Eitan Gelber, ATC, Stanford University..."Very skilled NCAA Division I collegiate athletes had rolling and tumbling illiteracy. One does not need to be considered a ninja, but definitely should know how to perform a basic tumble and roll when falling."
Dr. Bloom...“we were looking for exceptional kids but what we found were exceptional conditions and environments.”
Physical education content design should be targeted to help our students learn to live in their bodies. When we send them off to the world, they should like the way it feels to be fit and understand how to maintain fitness without a gym membership. Failing this generation of children is not an option I am willing to accept...
"It is beholding of us all to create an environment where a basic entitlement of all people is physical well-being." - Kelvin Giles...If you don't know who Kelvin is you are going to want to read this blog post. He has been a pioneer and leader in bringing physical literacy back to the educational system, and is supporting Move2Thrive's efforts here in the United States.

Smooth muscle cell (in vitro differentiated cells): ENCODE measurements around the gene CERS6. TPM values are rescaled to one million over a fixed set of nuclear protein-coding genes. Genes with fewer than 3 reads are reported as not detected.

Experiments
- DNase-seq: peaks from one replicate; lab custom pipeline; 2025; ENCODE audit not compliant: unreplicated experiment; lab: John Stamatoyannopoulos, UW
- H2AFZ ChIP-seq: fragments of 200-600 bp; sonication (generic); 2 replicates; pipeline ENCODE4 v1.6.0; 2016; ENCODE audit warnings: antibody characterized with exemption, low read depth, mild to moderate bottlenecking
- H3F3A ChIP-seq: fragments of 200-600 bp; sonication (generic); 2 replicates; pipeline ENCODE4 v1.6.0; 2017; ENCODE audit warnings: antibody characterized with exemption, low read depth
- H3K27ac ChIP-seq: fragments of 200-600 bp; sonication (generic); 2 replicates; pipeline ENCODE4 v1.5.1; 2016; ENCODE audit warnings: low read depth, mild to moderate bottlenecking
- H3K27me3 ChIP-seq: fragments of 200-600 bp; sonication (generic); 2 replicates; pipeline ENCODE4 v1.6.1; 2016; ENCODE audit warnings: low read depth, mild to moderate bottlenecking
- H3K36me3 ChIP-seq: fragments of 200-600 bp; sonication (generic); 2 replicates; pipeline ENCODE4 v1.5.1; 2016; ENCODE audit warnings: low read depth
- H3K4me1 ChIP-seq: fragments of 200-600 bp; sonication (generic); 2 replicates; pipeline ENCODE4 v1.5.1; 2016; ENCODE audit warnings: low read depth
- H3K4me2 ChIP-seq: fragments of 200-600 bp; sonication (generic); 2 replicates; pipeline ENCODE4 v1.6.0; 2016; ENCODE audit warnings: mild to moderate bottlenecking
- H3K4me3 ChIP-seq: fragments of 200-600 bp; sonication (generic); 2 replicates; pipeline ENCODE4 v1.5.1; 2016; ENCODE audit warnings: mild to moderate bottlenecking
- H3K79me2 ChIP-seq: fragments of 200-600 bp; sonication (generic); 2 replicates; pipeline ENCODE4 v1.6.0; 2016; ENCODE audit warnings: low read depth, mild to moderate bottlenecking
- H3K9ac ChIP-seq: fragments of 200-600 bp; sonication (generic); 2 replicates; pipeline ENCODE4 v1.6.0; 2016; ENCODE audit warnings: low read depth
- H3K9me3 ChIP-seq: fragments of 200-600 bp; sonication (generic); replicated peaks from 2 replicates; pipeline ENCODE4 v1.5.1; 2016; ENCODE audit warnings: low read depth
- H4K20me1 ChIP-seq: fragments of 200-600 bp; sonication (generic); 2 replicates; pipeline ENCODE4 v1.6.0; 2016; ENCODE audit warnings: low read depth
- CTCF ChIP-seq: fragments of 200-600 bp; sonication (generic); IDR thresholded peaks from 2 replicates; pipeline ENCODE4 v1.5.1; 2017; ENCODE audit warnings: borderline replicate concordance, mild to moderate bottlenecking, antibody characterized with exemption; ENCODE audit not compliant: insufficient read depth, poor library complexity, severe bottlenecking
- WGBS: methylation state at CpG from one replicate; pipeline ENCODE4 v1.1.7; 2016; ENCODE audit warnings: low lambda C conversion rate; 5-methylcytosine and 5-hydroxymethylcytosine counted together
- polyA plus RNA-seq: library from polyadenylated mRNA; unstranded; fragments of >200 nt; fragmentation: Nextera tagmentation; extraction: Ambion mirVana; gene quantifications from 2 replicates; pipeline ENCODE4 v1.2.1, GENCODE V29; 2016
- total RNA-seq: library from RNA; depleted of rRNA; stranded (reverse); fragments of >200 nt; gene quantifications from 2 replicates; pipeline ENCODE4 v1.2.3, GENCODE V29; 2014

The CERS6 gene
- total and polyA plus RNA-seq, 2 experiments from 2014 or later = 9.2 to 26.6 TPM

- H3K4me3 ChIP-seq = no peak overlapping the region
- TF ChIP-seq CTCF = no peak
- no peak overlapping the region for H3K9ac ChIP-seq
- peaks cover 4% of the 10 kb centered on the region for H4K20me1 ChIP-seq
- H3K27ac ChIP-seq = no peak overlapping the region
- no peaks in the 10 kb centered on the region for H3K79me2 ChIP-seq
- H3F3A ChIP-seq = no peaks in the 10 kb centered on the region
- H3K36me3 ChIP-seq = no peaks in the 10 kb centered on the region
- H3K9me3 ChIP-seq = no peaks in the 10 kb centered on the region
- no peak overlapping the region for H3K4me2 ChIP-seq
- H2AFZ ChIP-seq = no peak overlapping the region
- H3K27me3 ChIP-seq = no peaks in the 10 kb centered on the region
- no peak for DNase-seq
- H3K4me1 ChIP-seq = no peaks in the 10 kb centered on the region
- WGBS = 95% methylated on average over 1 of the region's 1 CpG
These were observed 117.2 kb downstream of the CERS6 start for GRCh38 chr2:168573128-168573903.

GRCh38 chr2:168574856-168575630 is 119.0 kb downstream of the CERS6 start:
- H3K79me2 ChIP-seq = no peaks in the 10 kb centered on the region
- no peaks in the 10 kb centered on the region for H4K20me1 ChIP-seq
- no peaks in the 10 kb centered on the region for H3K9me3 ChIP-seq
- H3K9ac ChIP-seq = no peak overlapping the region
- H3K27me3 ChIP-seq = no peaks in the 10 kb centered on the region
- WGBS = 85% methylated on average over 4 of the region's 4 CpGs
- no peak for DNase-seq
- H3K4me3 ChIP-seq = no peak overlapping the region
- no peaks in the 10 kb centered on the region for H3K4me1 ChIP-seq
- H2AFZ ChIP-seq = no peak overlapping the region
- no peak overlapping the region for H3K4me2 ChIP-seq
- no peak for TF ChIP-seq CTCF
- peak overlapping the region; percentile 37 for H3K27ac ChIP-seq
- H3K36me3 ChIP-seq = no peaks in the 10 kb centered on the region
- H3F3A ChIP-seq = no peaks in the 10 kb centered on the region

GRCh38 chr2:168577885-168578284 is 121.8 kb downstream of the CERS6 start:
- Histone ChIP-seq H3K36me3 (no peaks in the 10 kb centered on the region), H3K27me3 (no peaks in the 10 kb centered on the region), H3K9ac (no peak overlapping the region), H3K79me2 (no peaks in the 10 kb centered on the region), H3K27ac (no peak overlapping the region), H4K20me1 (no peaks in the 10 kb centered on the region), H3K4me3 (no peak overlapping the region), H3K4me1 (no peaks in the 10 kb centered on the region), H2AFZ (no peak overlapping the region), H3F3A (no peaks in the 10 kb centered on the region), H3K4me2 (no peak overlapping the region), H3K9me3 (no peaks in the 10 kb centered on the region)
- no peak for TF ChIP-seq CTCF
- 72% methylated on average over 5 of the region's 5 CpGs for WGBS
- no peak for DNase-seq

Physical literacy is defined by the foundation of skills or tools, social/cognitive, behavioral, and fitness related, that children need to possess in order to receive the inherent benefits of taking part in physical activity for life-long enjoyment and success (Lloyd & Tremblay, 2010).
Physical literacy is NOT just about getting kids to move, but getting kids to move as they were designed to move…with efficiency, skill, resiliency and with the highest possible level of literacy.
Coming soon will be the introduction of my first "Movement Ambassador". You are not going to want to miss what this individual from Stanford University has to say about physical literacy in our youth.